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The unintended consequences of financial sector reform can be predicted and curtailed by closer attention to their impact on market fairness and efficiency, says Australian entrepreneur and academic Professor Michael Aitken.
Currently on a global tour of financial centres, Aitken has developed a Market Quality Dashboard (MQD) to help work out the potential effect of a market design change, using academically accepted measures of market efficiency and fairness. The idea is that the pros and cons of a new rule or design change – anything from a change in tick sizes, trading hours or auction processes to the imposition of charges for high order-to-trade ratios – can be measured in terms of its contribution to achieving the overall mandate of the financial regulator, which is typically to ensure markets are fair and efficient. “No one has yet come up with the data to back up market design changes. The current pace of reforms will lead to changes being implemented without a retrospective look at their effects. We’re in danger of implementing changes that should not be introduced,” he argues. As an example Aitken cites the introduction of a levy to penalise high order-to-trade ratios, which has had the side effect of raising transaction costs. The application will be ready for use in roughly six weeks and part of the reason for Aitken’s tour is to persuade market information providers to supply data on a pro bono basis for 12 months to allow regulators to fully interrogate the MQD as part of their efforts to monitor and, where necessary, reform financial markets. He also hopes the MQD will be used not only by other established stakeholders in the financial markets, such as exchanges and brokers, but also by institutional investors, pension funds, and corporates. “End-investors and their representatives do not typically have an adequate share of voice in the market reform process, despite the fact that they are often the ones hardest hit,” asserts Aitken. “We want to empower the buy-side to get more involved with the debate.” The aims are ambitious, but Aitken has a strong track record. He is founder, chief scientist and CEO at the Capital Markets Cooperative Research Centre (CMCRC), a 40-strong, Sydney based research group which is funded both by the industry and the Australian government and has done pioneering evidence-based research into the impact of high-frequency trading. He is chair of capital market technologies at the University of New South Wales, where he is also professor of finance at the university’s Australian School of Business. Aitken also founded SMARTS Group, the market surveillance technology specialist acquired by Nasdaq OMX in 2010. Bearing in mind the current pace of change to market structure in most jurisdictions – exchange competition and technology upgrades are changing financial markets processes almost as much as post-crisis reforms – Aitken is under no illusions about the difficulty of isolating the impacts of individual design changes. But if we can define and measure market fairness and efficiency, he says, we should at least use the available information to better understand – and avoid – the consequences of ill-conceived rule changes. Users of the MQD can select from a number of metrics – for example transaction cost and price discovery representing efficiency and insider trading and market manipulation representing fairness – and compare their values before and after the introduction of a change to the market. If any metrics suggest a deterioration in market quality without an offsetting appreciation elsewhere, this might suggest a need to reconsider, says Aitken. The first version of the dashboard, which covers 25 markets and 30 pre-loaded metrics, will be made available on a software-as-a-service basis. CMCRC expects to be able to allow users to create their own metrics and import proprietary data to augment market data. On launch, users will be able to study sub-markets, sectors and groups of stocks with a specific market, but stock groupings will be entirely user-driven in future iterations.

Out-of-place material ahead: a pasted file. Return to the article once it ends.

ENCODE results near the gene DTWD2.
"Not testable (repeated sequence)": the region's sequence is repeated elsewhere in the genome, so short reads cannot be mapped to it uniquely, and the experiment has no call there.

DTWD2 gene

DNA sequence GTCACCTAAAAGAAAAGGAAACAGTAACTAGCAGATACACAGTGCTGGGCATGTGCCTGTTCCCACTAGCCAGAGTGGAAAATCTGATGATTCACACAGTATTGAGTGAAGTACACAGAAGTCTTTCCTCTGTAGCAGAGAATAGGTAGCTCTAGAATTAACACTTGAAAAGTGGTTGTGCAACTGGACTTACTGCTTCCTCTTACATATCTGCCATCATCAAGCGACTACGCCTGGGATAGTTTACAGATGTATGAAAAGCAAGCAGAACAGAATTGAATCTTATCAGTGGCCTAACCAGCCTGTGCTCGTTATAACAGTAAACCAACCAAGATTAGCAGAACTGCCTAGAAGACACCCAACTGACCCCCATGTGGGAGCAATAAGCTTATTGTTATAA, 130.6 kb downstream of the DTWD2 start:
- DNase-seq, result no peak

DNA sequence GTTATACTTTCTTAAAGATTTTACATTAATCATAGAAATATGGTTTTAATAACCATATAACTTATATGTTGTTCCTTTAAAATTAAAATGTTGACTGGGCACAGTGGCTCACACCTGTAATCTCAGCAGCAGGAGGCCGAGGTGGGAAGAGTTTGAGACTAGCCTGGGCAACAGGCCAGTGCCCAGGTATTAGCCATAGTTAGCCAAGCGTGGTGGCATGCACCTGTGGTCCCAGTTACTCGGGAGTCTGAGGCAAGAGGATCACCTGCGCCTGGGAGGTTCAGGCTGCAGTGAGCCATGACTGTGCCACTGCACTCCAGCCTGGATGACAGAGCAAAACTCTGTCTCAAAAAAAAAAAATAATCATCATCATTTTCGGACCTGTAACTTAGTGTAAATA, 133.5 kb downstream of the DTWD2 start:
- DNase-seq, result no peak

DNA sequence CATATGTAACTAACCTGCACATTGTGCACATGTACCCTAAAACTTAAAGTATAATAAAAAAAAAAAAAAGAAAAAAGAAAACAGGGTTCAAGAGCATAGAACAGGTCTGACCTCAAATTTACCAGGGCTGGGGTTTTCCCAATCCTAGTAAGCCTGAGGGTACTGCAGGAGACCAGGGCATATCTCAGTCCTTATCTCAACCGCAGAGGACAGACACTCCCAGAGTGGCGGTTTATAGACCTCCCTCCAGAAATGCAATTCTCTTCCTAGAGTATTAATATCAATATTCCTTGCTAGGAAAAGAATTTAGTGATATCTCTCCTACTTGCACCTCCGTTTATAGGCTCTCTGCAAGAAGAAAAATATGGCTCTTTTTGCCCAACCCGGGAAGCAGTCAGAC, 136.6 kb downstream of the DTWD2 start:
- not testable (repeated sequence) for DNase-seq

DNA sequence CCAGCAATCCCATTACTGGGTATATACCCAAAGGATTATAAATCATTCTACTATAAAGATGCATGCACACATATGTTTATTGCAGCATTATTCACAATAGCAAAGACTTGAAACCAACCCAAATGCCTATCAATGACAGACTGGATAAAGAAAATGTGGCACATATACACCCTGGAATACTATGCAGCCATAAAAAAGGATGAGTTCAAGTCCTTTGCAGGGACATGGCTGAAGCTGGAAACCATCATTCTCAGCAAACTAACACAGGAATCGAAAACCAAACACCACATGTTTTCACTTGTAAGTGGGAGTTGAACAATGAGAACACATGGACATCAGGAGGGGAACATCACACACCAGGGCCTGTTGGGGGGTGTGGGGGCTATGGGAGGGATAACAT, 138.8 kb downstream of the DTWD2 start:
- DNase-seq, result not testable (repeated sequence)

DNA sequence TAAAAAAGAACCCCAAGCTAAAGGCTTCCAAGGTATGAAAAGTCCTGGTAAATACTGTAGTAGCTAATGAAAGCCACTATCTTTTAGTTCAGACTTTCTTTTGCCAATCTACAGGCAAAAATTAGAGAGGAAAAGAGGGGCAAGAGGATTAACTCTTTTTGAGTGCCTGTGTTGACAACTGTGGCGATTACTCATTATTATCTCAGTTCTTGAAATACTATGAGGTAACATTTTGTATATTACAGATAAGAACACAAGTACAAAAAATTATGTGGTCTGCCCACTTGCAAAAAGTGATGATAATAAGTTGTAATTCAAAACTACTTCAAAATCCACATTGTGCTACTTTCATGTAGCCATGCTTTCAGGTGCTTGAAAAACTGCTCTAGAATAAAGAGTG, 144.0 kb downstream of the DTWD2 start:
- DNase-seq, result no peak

Source: The Trade News
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